Read Harder: Read A Horror Book Published By An Indie Press

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Katie McLain

Contributing Editor

Katie's parents never told her "no" when she asked for a book, which was the start of most of her problems. She has a BA in Creative Writing from Lake Forest College and is working towards a master's degree in library science at U of I. She works full time at a public library reference desk in northern IL, specializing in readers’ advisory and general book enthusiasm, and she has a deep-rooted love of all things disturbing, twisted, and terrifying. (She takes enormous pleasure in creeping out her coworkers.) When she's not spending every waking hour at the library, she's at home watching Cubs baseball with her cats and her cardigan collection, and when she's not at home, she's spending too much money on concert tickets. Her hobbies include debating the finer points of Harry Potter canon, hitting people upside the head who haven’t read The Martian, and convincing her boyfriend that she can, in fact, fit more books onto her shelves. Twitter: @kt_librarylady

This list of horror books published by an indie press for the 2020 Read Harder Challenge is sponsored by TBR: Tailored Book Recommendations.

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Hardcore bibliophiles know that indie presses are where it’s at when it comes to finding new books, especially for horror fiction. The underground horror indie scene has some killer (heh…get it?) titles that are just waiting to be discovered, so take a look at these books and their publishers, and get ready to find your next favorite scary read!

The Place of Broken Things by Linda D. Addison & Alessandro Manzeteti (Crystal Lake Publishing)

You may not automatically think of poetry when you think of horror, but you really should check out the dark, surrealist poetry of Linda Addison & Alessandro Manzeteti, both of whom have won Bram Stoker Awards for their collections. (In fact, Linda Addison is the first African American winner of the Bram Stoker Award and was given the Lifetime Achievement Award from the Horror Writer’s Association in 2017, so you know she’s legit.)

Seed by Ania Ahlborn (47North)

Ania Ahlborn’s name has become pretty well known in the world of mainstream horror publishing, but before she was picked up by Simon & Schuster, she was a self-published author and Seed was her first novel, following a father and his daughter who try to outrun the demonic darkness hiding in the treacherous swamps of Louisiana.

We Sold Our Souls by Grady Hendrix (Quirk Books)

In the ’90s, heavy metal band Dürt Würk was poised for success until lead singer Terry Hunt left the band to pursue a successful solo career. Years later, former Dürt Würk guitarist Kris Pulaski is tired, broke, and unhappy, but then she learns that Terry’s meteoric rise to stardom may have come at the price of Kris’s soul. So what else is left for Kris to do except embark on a cross country road trip to reunite with the rest of her band and confront the man who may have sacrificed her to the forces of evil?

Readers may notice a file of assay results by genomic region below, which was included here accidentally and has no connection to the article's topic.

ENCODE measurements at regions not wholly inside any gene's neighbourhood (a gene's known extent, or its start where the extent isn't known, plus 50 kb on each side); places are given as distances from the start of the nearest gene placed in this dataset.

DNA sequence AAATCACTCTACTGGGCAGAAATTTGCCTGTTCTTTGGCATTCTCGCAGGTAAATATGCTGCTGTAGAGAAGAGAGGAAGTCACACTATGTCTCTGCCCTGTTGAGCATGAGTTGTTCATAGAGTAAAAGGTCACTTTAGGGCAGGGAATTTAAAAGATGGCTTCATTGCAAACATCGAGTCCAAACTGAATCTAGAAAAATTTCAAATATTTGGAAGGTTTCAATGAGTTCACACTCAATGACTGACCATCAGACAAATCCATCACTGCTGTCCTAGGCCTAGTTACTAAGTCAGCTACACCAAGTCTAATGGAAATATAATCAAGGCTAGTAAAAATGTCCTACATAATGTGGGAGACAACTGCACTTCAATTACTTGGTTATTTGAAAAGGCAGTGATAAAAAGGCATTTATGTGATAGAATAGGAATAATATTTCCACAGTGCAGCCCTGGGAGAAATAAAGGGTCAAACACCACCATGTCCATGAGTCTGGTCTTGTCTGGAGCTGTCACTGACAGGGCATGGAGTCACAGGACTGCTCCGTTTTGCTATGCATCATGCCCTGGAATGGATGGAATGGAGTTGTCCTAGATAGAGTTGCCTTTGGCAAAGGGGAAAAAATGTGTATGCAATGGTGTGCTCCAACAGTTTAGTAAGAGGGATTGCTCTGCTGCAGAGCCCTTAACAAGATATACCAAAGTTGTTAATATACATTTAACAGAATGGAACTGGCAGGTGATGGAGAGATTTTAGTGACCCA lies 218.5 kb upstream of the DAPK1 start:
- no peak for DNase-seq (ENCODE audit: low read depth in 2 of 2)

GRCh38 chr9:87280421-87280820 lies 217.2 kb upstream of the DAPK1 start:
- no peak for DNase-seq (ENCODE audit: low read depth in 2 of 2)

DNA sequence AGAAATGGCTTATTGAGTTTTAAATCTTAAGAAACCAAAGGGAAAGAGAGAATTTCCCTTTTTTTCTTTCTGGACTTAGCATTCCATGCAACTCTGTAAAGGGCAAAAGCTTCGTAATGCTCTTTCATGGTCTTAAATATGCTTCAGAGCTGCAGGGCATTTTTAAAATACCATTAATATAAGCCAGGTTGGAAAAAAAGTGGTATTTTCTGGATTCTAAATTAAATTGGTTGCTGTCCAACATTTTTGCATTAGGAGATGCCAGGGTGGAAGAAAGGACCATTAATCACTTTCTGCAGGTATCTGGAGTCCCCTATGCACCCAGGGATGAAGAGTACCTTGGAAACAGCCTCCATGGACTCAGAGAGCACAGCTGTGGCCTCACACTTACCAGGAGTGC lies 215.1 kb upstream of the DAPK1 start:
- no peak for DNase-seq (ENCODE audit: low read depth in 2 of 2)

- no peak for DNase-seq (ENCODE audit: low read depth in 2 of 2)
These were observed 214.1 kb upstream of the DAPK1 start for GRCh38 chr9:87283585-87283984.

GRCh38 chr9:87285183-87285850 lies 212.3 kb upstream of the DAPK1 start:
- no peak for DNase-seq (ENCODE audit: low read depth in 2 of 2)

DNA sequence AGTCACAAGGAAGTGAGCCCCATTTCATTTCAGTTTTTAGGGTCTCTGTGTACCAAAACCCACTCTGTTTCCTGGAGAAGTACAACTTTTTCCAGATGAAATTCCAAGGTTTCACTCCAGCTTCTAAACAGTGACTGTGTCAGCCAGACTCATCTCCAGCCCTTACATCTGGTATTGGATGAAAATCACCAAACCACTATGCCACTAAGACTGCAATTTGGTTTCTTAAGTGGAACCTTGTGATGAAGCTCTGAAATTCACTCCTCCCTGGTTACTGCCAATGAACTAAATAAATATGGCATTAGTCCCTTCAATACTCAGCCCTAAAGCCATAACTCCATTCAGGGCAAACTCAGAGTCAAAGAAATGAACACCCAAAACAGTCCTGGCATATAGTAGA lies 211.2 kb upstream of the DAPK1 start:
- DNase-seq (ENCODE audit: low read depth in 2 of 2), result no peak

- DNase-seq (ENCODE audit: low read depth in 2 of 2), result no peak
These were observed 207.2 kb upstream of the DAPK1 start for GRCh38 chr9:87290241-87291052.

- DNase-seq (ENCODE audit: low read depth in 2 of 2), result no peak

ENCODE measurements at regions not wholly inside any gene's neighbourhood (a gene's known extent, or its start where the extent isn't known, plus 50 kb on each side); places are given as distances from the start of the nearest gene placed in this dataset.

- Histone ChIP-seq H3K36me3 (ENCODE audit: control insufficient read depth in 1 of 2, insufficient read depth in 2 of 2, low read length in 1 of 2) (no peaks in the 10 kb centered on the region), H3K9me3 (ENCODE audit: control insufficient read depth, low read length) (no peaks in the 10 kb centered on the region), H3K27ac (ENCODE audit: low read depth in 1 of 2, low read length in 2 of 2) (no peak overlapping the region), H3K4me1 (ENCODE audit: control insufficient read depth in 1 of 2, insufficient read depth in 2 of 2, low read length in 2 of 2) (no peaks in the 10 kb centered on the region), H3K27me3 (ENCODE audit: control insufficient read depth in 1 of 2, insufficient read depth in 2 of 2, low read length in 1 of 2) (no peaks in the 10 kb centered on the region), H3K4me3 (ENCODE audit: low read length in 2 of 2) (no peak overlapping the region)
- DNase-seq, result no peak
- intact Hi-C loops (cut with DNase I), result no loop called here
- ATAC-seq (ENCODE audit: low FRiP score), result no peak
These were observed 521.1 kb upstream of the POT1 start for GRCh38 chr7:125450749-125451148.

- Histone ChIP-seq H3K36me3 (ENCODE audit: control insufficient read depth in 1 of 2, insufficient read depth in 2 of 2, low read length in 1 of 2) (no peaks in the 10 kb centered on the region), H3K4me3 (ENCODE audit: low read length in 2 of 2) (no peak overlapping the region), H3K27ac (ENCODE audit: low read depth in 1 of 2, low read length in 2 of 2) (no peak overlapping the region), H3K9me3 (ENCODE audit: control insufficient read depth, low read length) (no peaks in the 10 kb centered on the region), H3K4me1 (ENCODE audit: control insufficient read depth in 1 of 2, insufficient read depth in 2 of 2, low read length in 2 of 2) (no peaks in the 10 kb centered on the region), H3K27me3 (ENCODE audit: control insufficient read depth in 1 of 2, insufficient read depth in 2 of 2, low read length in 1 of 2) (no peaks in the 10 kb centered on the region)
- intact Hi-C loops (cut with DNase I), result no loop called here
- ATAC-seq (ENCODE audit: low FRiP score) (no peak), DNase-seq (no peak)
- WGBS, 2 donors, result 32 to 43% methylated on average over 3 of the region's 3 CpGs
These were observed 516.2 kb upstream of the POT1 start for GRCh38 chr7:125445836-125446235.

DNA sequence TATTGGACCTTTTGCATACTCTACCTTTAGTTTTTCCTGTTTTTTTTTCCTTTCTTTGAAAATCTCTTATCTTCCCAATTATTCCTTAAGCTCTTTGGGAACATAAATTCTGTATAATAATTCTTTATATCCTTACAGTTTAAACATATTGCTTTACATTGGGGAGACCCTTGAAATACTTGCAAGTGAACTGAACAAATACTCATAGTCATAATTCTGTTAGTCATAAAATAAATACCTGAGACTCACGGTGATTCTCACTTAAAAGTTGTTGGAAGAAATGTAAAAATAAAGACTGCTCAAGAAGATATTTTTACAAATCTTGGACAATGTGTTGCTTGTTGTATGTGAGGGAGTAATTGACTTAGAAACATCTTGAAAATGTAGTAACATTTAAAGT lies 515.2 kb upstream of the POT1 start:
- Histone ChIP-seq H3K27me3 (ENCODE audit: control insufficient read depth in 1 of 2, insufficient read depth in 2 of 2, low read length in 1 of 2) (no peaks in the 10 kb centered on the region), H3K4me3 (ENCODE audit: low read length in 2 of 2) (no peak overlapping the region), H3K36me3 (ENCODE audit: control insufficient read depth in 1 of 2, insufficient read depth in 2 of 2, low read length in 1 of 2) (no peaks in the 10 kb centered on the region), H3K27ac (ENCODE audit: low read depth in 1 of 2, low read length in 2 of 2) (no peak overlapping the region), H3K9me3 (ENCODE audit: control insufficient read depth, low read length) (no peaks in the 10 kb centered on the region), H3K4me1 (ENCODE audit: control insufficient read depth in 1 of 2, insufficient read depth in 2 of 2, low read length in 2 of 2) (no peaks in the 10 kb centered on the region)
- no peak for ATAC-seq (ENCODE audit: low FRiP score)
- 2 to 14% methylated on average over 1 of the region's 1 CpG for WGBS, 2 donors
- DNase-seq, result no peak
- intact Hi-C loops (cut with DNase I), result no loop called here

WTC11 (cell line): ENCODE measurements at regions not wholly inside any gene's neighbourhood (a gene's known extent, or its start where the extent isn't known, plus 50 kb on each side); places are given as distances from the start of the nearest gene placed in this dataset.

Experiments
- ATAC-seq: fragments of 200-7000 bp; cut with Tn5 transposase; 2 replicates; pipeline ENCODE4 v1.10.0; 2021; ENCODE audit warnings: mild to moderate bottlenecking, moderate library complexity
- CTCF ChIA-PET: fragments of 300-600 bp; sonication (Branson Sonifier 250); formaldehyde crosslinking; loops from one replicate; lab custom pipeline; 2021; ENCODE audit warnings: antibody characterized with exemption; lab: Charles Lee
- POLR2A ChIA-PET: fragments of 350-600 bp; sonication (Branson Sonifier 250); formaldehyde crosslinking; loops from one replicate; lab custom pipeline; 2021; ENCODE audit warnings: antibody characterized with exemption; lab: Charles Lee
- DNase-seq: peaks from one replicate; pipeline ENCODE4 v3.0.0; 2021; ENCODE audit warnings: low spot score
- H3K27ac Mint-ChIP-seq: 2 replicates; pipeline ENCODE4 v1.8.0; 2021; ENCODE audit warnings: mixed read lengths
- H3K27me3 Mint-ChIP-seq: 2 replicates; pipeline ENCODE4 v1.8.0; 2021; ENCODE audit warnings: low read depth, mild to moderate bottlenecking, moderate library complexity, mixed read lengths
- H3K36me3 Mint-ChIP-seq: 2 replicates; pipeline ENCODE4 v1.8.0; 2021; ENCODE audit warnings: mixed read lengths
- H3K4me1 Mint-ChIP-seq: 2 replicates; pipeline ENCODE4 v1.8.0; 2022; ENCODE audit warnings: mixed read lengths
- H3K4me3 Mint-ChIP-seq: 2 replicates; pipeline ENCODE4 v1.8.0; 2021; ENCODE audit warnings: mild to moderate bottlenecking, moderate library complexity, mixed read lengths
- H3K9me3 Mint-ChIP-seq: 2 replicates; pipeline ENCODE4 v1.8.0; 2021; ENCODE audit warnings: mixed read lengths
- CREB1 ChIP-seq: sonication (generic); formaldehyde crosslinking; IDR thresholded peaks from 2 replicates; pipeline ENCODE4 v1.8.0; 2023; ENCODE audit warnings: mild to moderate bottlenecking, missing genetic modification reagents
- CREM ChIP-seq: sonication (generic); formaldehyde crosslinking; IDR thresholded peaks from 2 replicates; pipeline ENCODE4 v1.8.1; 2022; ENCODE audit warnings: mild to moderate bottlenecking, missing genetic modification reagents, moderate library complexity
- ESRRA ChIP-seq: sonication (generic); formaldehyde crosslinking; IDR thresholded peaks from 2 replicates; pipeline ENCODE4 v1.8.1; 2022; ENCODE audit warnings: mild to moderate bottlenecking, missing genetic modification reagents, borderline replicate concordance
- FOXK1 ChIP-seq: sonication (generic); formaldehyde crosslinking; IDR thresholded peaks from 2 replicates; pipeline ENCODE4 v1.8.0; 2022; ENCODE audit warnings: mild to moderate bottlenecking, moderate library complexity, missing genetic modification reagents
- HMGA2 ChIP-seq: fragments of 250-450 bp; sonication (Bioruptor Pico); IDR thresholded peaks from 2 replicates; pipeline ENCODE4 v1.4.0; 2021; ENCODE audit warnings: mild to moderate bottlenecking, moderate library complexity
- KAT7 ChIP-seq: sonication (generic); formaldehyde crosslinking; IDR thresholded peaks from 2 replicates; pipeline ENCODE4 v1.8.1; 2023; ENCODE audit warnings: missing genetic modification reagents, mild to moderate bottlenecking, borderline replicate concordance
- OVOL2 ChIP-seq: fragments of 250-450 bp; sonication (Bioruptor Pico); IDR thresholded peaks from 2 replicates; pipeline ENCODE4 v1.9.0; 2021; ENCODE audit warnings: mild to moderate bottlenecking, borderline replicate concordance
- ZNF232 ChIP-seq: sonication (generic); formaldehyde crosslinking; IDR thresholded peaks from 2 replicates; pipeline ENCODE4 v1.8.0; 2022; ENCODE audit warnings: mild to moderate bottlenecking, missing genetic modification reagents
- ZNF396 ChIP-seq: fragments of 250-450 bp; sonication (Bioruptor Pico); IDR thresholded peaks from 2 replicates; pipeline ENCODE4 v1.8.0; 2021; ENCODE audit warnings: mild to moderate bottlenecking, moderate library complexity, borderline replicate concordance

zero saints gabino iglesias book coverZero Saints by Gabino Iglesias (Broken River Books)

On his way home, enforcer and drug dealer Fernando is thrown into the back of a car by a few heavily tattooed gangsters and taken to an abandoned house where he is forced to watch them feed his friend to something inhuman. Fernando realizes that he’s caught in the middle of a supernatural territorial battle, and with the help of a Santeria priestess, a Russian hitman, and a Puerto Rican pop singer, he prepares to face down a superhuman gangbanger.

the final last girl by stephen graham jones coverThe Last Final Girl by Stephen Graham Jones (Lazy Fascist)

Stephen Graham Jones is another well-known name in the horror world, but earlier in his career, he was publishing via the indie press route. The Last Final Girl is the author’s love letter to ’80s slasher movies, and is written almost in a screenplay format, with scene cuts and POV changes galore. If you’re a horror fiction or a horror film aficionado, you’ll want to check this book out.

The Rust Maidens by Gwendolyn Kiste (JournalStone)

1980: Phoebe and Jacqueline have just graduated from high school in Cleveland and are facing a terrifying, uncertain future. But what’s even more terrifying is the fact that the girls that Phoebe and Jacqueline have grown up with are changing. Their bodies are wasting away and their bones are being exposed like corroded metal. Soon people from all over are coming to see and speculate about the “Rust Maidens,” but Phoebe realizes that this is just part of a larger, darker force preparing to tear her neighborhood apart.

The Bone Weaver’s Orchard by Sarah Read (Trepidatio Publishing)

Charley Winslow’s friends are disappearing from The Old Cross School for Boys, and when he sees a terrifying grey figure stalking the halls at night, he’s told that it’s all in his head. But when Charley discovers a pool of blood behind a false wall, he finds himself in the middle of a dark, hidden scandal and a family’s legacy of murder and madness. This is an atmospheric, haunting novel with absolutely gorgeous writing.

Kill Creek by Scott Thomas (Inkshares)

The Finch House has been left abandoned for decades, but all that is about to change when bestselling horror author Sam McGarver is invited to spend Halloween night in one of the most haunted houses in the U.S. Joining him are three other authors, but strength in numbers may not be enough as the evil lurking inside the Finch House threatens to make them a part of its bloody legacy. The story takes a little time to rev up, but hold on to your butts once it gets going.

Of course, this is just the tip of the indie horror iceberg. Want more suggestions? Check out some other titles with 7 Indie Horror, Mystery, and Crime Novels for Music Lovers or 10 Creepy, Captivating Horror Poetry Collections.